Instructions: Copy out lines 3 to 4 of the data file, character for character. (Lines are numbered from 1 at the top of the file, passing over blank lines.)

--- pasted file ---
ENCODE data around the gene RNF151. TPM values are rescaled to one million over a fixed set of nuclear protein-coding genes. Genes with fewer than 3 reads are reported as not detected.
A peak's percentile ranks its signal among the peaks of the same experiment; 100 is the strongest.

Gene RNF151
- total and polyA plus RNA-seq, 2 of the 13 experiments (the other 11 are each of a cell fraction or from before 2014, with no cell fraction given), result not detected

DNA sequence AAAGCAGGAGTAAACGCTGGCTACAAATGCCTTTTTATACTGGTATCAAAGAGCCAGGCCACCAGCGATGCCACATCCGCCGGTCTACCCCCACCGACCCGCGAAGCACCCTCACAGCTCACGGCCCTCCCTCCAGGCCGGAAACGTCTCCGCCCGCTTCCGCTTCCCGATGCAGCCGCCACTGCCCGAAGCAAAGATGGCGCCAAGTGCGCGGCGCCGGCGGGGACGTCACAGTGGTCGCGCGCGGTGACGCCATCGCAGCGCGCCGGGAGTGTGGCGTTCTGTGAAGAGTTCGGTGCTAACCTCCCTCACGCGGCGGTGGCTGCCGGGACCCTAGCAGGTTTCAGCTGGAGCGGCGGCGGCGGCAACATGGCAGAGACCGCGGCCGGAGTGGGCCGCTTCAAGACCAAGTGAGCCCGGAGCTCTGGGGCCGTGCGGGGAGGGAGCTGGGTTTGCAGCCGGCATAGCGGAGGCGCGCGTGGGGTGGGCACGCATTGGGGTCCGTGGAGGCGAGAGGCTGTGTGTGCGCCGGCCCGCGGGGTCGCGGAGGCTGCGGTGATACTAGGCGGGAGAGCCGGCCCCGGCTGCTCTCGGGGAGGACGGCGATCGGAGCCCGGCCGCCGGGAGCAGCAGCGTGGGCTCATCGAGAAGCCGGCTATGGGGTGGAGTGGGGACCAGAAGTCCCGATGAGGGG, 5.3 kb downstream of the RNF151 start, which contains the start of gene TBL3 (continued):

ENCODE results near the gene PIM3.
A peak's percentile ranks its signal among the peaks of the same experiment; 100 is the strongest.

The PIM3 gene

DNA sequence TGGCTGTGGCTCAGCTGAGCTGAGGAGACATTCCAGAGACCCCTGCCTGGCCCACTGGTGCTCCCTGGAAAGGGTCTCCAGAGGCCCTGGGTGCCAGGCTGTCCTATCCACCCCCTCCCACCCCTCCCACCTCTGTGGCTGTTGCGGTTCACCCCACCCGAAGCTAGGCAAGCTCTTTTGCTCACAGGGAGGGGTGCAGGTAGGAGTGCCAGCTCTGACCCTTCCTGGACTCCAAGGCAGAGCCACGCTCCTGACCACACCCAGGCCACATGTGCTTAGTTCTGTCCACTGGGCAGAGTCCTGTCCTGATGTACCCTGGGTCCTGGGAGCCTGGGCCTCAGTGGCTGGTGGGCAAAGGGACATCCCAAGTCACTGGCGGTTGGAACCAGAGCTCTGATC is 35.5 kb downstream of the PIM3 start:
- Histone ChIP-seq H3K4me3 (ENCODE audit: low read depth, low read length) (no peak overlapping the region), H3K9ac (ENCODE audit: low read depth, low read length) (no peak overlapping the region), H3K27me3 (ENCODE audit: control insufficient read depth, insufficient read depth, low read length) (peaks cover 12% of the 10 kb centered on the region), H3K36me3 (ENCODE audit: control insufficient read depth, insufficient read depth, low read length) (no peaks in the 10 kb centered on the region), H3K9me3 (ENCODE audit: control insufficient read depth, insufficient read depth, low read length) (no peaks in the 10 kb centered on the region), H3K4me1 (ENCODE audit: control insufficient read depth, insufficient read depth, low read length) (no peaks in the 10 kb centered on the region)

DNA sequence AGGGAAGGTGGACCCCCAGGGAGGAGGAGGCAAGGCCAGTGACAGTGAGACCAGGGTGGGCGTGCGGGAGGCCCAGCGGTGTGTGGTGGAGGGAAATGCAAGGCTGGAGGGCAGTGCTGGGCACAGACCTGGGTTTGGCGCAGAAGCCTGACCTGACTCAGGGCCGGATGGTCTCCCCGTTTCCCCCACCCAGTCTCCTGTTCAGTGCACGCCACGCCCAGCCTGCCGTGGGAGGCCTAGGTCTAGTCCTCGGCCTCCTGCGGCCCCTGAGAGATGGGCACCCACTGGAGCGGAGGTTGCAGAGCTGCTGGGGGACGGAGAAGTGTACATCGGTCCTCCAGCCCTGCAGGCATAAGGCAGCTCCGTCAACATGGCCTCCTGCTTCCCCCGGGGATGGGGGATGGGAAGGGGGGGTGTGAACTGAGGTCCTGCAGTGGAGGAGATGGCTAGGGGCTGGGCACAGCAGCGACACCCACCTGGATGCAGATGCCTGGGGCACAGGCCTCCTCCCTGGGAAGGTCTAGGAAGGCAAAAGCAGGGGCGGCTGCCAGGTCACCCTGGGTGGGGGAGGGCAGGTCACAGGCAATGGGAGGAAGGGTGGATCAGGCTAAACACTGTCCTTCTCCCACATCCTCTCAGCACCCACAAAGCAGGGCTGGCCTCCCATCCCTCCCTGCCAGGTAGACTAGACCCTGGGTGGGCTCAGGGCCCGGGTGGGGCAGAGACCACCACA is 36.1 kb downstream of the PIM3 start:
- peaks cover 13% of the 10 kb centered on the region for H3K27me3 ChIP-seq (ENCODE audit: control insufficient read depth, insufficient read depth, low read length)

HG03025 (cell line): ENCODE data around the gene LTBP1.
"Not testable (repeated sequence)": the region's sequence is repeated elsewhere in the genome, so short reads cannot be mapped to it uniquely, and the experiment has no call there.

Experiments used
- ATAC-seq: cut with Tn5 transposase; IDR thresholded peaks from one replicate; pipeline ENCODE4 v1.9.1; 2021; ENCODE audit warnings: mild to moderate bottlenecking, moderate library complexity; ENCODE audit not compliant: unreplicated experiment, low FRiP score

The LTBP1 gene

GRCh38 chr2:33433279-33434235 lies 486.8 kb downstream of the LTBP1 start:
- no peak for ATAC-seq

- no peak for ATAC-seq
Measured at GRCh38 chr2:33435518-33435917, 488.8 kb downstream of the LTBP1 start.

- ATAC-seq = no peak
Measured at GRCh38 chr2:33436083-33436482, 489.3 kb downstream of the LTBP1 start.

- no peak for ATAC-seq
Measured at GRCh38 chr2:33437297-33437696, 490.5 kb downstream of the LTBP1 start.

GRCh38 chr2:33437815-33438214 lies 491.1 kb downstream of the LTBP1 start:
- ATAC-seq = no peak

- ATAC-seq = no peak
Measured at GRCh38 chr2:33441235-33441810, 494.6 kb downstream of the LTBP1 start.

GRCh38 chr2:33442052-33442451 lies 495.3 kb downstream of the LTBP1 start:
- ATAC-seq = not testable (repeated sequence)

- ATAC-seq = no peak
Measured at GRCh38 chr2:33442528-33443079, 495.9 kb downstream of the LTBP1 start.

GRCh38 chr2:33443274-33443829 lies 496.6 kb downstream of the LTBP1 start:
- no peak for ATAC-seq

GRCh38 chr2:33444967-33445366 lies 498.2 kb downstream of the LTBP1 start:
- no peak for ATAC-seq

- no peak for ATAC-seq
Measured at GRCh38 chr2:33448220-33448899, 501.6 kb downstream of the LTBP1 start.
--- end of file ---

Gene RNF151
- total and polyA plus RNA-seq, 2 of the 13 experiments (the other 11 are each of a cell fraction or from before 2014, with no cell fraction given), result not detected